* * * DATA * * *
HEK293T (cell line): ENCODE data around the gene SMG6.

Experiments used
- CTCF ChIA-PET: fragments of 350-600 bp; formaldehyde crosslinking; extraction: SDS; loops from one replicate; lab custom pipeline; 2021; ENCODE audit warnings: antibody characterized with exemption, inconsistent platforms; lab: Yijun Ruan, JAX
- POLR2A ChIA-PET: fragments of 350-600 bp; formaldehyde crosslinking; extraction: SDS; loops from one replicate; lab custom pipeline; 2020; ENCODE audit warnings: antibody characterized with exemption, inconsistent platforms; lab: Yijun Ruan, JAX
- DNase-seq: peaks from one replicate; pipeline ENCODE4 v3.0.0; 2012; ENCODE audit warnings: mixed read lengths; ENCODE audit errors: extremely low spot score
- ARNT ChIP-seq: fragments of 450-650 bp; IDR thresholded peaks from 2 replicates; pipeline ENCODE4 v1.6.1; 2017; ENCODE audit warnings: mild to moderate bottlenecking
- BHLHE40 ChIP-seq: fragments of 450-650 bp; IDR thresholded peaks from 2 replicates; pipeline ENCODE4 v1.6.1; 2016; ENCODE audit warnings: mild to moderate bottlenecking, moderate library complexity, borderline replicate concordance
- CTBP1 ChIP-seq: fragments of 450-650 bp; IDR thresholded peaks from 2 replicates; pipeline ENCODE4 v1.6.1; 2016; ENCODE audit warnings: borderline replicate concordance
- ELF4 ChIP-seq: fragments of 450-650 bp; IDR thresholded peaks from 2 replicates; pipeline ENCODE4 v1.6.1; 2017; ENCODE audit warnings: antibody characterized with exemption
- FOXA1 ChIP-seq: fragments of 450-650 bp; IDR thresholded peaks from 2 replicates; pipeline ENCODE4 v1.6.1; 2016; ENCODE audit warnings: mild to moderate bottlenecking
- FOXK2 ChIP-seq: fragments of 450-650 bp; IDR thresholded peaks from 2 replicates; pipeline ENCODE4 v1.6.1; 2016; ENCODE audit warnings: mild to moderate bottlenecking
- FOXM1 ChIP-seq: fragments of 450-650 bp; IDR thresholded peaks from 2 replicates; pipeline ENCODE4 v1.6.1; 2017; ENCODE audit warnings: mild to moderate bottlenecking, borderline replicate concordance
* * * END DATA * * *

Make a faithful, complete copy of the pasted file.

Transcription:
HEK293T (cell line): ENCODE data around the gene SMG6.

Experiments used
- CTCF ChIA-PET: fragments of 350-600 bp; formaldehyde crosslinking; extraction: SDS; loops from one replicate; lab custom pipeline; 2021; ENCODE audit warnings: antibody characterized with exemption, inconsistent platforms; lab: Yijun Ruan, JAX
- POLR2A ChIA-PET: fragments of 350-600 bp; formaldehyde crosslinking; extraction: SDS; loops from one replicate; lab custom pipeline; 2020; ENCODE audit warnings: antibody characterized with exemption, inconsistent platforms; lab: Yijun Ruan, JAX
- DNase-seq: peaks from one replicate; pipeline ENCODE4 v3.0.0; 2012; ENCODE audit warnings: mixed read lengths; ENCODE audit errors: extremely low spot score
- ARNT ChIP-seq: fragments of 450-650 bp; IDR thresholded peaks from 2 replicates; pipeline ENCODE4 v1.6.1; 2017; ENCODE audit warnings: mild to moderate bottlenecking
- BHLHE40 ChIP-seq: fragments of 450-650 bp; IDR thresholded peaks from 2 replicates; pipeline ENCODE4 v1.6.1; 2016; ENCODE audit warnings: mild to moderate bottlenecking, moderate library complexity, borderline replicate concordance
- CTBP1 ChIP-seq: fragments of 450-650 bp; IDR thresholded peaks from 2 replicates; pipeline ENCODE4 v1.6.1; 2016; ENCODE audit warnings: borderline replicate concordance
- ELF4 ChIP-seq: fragments of 450-650 bp; IDR thresholded peaks from 2 replicates; pipeline ENCODE4 v1.6.1; 2017; ENCODE audit warnings: antibody characterized with exemption
- FOXA1 ChIP-seq: fragments of 450-650 bp; IDR thresholded peaks from 2 replicates; pipeline ENCODE4 v1.6.1; 2016; ENCODE audit warnings: mild to moderate bottlenecking
- FOXK2 ChIP-seq: fragments of 450-650 bp; IDR thresholded peaks from 2 replicates; pipeline ENCODE4 v1.6.1; 2016; ENCODE audit warnings: mild to moderate bottlenecking
- FOXM1 ChIP-seq: fragments of 450-650 bp; IDR thresholded peaks from 2 replicates; pipeline ENCODE4 v1.6.1; 2017; ENCODE audit warnings: mild to moderate bottlenecking, borderline replicate concordance